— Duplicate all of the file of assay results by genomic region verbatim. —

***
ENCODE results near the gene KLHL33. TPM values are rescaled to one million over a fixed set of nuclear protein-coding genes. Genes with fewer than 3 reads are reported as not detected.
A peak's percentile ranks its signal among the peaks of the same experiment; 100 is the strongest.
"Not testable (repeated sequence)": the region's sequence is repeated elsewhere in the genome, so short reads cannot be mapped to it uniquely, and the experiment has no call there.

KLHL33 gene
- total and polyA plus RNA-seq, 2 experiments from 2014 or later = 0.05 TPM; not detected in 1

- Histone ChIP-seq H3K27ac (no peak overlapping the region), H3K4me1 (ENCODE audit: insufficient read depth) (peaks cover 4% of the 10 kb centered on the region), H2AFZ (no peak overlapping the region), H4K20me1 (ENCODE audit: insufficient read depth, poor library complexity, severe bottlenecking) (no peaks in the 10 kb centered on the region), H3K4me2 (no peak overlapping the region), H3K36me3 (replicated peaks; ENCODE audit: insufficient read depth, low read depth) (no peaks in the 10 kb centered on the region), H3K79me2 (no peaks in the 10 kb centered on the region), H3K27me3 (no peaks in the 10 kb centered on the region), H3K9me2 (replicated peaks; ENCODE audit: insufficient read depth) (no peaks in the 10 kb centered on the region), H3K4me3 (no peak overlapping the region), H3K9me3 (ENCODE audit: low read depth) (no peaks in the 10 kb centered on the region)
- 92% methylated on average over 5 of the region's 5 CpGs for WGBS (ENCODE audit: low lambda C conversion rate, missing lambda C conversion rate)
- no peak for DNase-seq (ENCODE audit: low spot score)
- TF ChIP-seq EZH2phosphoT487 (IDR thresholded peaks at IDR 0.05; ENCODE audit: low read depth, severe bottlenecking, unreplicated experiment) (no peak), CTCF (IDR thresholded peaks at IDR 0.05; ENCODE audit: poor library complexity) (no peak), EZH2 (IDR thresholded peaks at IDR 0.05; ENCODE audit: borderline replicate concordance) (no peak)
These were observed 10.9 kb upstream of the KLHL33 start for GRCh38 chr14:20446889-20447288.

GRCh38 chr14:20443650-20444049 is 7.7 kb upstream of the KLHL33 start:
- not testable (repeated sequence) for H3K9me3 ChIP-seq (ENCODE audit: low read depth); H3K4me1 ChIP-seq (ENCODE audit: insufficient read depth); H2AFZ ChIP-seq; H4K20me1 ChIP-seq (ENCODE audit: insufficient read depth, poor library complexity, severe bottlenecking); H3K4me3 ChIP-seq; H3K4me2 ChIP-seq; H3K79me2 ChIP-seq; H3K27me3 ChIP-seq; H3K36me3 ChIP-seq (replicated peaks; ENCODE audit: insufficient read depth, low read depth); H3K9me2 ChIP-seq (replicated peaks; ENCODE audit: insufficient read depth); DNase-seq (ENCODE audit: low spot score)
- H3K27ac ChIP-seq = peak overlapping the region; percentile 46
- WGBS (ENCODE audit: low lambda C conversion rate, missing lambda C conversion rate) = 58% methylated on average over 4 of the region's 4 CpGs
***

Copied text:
ENCODE results near the gene KLHL33. TPM values are rescaled to one million over a fixed set of nuclear protein-coding genes. Genes with fewer than 3 reads are reported as not detected.
A peak's percentile ranks its signal among the peaks of the same experiment; 100 is the strongest.
"Not testable (repeated sequence)": the region's sequence is repeated elsewhere in the genome, so short reads cannot be mapped to it uniquely, and the experiment has no call there.

KLHL33 gene
- total and polyA plus RNA-seq, 2 experiments from 2014 or later = 0.05 TPM; not detected in 1

- Histone ChIP-seq H3K27ac (no peak overlapping the region), H3K4me1 (ENCODE audit: insufficient read depth) (peaks cover 4% of the 10 kb centered on the region), H2AFZ (no peak overlapping the region), H4K20me1 (ENCODE audit: insufficient read depth, poor library complexity, severe bottlenecking) (no peaks in the 10 kb centered on the region), H3K4me2 (no peak overlapping the region), H3K36me3 (replicated peaks; ENCODE audit: insufficient read depth, low read depth) (no peaks in the 10 kb centered on the region), H3K79me2 (no peaks in the 10 kb centered on the region), H3K27me3 (no peaks in the 10 kb centered on the region), H3K9me2 (replicated peaks; ENCODE audit: insufficient read depth) (no peaks in the 10 kb centered on the region), H3K4me3 (no peak overlapping the region), H3K9me3 (ENCODE audit: low read depth) (no peaks in the 10 kb centered on the region)
- 92% methylated on average over 5 of the region's 5 CpGs for WGBS (ENCODE audit: low lambda C conversion rate, missing lambda C conversion rate)
- no peak for DNase-seq (ENCODE audit: low spot score)
- TF ChIP-seq EZH2phosphoT487 (IDR thresholded peaks at IDR 0.05; ENCODE audit: low read depth, severe bottlenecking, unreplicated experiment) (no peak), CTCF (IDR thresholded peaks at IDR 0.05; ENCODE audit: poor library complexity) (no peak), EZH2 (IDR thresholded peaks at IDR 0.05; ENCODE audit: borderline replicate concordance) (no peak)
These were observed 10.9 kb upstream of the KLHL33 start for GRCh38 chr14:20446889-20447288.

GRCh38 chr14:20443650-20444049 is 7.7 kb upstream of the KLHL33 start:
- not testable (repeated sequence) for H3K9me3 ChIP-seq (ENCODE audit: low read depth); H3K4me1 ChIP-seq (ENCODE audit: insufficient read depth); H2AFZ ChIP-seq; H4K20me1 ChIP-seq (ENCODE audit: insufficient read depth, poor library complexity, severe bottlenecking); H3K4me3 ChIP-seq; H3K4me2 ChIP-seq; H3K79me2 ChIP-seq; H3K27me3 ChIP-seq; H3K36me3 ChIP-seq (replicated peaks; ENCODE audit: insufficient read depth, low read depth); H3K9me2 ChIP-seq (replicated peaks; ENCODE audit: insufficient read depth); DNase-seq (ENCODE audit: low spot score)
- H3K27ac ChIP-seq = peak overlapping the region; percentile 46
- WGBS (ENCODE audit: low lambda C conversion rate, missing lambda C conversion rate) = 58% methylated on average over 4 of the region's 4 CpGs